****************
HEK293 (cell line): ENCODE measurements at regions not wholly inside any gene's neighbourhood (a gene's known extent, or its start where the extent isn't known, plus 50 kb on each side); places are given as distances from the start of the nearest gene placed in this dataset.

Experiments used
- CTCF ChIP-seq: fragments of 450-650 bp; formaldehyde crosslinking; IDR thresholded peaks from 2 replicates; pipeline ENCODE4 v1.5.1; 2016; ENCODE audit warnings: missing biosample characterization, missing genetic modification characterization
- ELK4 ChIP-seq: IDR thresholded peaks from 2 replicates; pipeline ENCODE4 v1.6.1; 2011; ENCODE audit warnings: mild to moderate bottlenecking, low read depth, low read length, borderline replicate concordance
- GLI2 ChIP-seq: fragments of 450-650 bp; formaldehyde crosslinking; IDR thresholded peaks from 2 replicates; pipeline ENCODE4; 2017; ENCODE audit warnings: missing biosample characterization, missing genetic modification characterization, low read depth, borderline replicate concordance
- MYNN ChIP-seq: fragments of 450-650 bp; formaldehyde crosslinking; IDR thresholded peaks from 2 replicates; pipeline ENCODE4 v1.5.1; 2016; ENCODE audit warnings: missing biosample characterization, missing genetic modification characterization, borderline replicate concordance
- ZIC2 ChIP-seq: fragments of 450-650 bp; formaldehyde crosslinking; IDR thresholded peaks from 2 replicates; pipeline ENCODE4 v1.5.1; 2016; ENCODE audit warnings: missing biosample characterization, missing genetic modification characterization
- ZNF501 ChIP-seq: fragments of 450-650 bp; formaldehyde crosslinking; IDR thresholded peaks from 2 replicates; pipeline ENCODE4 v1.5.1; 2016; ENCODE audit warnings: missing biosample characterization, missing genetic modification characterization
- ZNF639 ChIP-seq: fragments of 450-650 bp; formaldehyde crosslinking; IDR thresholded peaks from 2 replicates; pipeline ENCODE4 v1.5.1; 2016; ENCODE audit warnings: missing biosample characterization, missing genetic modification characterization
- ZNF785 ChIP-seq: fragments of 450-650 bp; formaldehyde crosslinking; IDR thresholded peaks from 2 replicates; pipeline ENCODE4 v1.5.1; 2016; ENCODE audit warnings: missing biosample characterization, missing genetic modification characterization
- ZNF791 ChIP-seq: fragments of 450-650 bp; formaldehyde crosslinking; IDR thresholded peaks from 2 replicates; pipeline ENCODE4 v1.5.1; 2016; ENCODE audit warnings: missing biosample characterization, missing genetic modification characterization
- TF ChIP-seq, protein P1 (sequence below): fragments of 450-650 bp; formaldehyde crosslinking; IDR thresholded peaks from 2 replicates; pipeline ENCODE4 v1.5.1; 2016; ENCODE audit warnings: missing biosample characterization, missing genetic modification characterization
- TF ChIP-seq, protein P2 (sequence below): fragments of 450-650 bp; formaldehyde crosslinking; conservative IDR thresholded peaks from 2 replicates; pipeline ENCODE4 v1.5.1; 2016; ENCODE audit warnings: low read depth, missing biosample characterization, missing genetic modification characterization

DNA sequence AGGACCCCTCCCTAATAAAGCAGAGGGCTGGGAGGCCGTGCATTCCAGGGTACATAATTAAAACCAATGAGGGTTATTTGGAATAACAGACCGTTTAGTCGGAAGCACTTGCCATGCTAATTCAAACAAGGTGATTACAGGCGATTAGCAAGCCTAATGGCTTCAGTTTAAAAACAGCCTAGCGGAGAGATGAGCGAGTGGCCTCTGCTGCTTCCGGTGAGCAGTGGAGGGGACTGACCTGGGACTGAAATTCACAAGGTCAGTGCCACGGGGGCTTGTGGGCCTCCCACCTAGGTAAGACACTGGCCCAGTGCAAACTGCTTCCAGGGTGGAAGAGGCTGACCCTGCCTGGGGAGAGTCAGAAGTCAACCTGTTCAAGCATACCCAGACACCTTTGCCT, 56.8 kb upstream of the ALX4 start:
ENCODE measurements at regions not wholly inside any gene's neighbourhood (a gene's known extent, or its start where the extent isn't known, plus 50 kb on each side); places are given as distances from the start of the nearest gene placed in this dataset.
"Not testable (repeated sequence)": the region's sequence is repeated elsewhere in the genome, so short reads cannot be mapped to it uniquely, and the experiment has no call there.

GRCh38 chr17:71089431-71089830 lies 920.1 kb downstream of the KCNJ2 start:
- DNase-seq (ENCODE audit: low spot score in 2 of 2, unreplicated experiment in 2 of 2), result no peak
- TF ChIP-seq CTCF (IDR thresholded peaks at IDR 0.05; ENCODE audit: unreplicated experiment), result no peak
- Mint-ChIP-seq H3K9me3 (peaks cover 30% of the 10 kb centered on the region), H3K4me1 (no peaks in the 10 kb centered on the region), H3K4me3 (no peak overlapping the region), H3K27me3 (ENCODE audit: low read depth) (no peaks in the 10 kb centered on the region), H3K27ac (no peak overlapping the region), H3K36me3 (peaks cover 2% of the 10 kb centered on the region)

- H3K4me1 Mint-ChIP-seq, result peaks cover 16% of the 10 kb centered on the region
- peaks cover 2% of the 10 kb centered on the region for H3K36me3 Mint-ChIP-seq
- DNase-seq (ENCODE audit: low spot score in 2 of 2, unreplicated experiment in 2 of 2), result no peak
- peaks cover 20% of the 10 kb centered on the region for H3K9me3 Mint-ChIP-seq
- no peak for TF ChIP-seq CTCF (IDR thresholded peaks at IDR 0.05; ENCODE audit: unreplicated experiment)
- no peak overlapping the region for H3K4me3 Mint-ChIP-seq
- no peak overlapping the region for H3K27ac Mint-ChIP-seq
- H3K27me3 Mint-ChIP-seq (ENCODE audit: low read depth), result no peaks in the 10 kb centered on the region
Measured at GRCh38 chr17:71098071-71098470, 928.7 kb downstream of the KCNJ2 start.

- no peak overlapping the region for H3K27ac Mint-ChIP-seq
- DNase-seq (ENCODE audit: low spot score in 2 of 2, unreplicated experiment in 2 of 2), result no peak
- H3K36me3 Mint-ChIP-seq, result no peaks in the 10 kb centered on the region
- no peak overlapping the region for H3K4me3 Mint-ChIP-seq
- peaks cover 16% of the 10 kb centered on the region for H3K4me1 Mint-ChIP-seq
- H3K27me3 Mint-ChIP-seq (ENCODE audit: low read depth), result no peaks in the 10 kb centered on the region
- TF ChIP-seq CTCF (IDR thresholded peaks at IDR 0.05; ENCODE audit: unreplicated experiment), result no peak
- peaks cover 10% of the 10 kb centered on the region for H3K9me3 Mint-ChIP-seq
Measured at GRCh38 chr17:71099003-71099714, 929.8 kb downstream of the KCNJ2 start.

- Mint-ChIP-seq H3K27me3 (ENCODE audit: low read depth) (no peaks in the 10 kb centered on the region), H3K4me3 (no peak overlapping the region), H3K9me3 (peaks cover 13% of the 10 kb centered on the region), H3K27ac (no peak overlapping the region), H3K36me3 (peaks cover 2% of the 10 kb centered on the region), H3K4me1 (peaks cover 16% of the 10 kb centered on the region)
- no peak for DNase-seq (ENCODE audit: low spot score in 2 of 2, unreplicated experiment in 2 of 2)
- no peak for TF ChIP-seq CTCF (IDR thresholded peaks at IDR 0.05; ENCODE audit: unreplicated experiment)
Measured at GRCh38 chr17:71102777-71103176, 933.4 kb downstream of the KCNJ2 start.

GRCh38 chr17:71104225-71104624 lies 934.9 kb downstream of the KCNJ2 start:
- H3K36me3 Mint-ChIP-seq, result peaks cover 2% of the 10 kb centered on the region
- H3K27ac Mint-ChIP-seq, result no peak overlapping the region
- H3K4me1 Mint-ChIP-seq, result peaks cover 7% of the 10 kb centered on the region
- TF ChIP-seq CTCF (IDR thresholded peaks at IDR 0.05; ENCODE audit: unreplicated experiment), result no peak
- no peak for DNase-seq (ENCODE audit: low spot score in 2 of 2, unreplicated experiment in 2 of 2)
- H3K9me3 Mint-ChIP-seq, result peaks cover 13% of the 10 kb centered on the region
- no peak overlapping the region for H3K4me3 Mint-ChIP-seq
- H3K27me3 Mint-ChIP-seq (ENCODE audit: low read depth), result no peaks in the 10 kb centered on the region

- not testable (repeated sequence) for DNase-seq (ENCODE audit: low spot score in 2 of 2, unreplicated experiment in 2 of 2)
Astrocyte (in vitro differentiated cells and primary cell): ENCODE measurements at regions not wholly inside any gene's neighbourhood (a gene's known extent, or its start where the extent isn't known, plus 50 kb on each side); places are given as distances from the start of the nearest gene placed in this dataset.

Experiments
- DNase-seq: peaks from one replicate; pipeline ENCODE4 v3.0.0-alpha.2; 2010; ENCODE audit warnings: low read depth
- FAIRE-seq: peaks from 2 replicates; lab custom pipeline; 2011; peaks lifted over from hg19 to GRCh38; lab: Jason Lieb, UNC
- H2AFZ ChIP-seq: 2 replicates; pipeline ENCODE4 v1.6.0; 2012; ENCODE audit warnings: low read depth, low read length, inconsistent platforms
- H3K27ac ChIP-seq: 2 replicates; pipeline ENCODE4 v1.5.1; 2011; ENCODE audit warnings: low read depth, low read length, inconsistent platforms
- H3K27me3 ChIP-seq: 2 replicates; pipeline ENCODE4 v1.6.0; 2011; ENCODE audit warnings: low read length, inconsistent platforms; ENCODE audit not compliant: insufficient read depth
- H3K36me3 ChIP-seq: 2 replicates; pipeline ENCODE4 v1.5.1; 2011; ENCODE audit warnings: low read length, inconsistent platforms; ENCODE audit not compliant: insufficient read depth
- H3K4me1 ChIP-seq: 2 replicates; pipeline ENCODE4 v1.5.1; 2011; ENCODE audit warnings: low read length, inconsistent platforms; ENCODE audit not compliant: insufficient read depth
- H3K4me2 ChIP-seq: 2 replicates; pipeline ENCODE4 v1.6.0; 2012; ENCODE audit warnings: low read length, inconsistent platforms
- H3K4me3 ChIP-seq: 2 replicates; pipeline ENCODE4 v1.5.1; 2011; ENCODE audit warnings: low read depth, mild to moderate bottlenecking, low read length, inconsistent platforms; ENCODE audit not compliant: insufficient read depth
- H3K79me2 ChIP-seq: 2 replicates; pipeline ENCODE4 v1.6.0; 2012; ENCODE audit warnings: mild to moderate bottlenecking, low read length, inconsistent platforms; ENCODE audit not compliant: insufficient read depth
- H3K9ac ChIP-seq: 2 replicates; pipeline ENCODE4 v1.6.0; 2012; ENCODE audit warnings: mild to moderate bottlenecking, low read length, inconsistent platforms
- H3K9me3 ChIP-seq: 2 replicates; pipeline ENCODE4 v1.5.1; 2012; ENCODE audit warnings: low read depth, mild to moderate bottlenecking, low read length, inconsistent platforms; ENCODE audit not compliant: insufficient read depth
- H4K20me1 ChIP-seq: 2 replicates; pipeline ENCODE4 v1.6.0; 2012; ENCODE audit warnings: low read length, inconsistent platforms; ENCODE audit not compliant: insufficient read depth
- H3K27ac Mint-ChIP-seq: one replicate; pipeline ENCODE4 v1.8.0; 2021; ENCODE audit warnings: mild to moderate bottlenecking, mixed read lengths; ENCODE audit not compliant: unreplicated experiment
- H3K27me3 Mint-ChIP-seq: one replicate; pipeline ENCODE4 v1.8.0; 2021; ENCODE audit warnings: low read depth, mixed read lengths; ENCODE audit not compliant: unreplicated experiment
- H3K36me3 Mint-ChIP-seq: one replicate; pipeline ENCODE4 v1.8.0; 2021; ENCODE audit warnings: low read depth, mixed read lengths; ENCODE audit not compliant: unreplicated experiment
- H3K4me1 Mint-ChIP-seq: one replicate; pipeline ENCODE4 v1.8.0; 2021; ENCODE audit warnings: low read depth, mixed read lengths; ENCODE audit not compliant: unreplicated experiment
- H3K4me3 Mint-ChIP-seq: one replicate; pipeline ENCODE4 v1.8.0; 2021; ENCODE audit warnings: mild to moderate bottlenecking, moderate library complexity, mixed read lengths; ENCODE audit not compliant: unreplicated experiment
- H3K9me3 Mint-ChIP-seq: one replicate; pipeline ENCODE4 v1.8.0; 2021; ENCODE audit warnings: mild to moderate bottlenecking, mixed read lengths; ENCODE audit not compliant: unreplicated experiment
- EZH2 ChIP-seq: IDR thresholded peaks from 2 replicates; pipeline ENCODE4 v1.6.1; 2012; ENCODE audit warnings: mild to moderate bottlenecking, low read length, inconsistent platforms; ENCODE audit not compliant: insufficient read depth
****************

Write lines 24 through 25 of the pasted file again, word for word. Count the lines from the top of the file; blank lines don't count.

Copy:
- peaks cover 20% of the 10 kb centered on the region for H3K9me3 Mint-ChIP-seq
- no peak for TF ChIP-seq CTCF (IDR thresholded peaks at IDR 0.05; ENCODE audit: unreplicated experiment)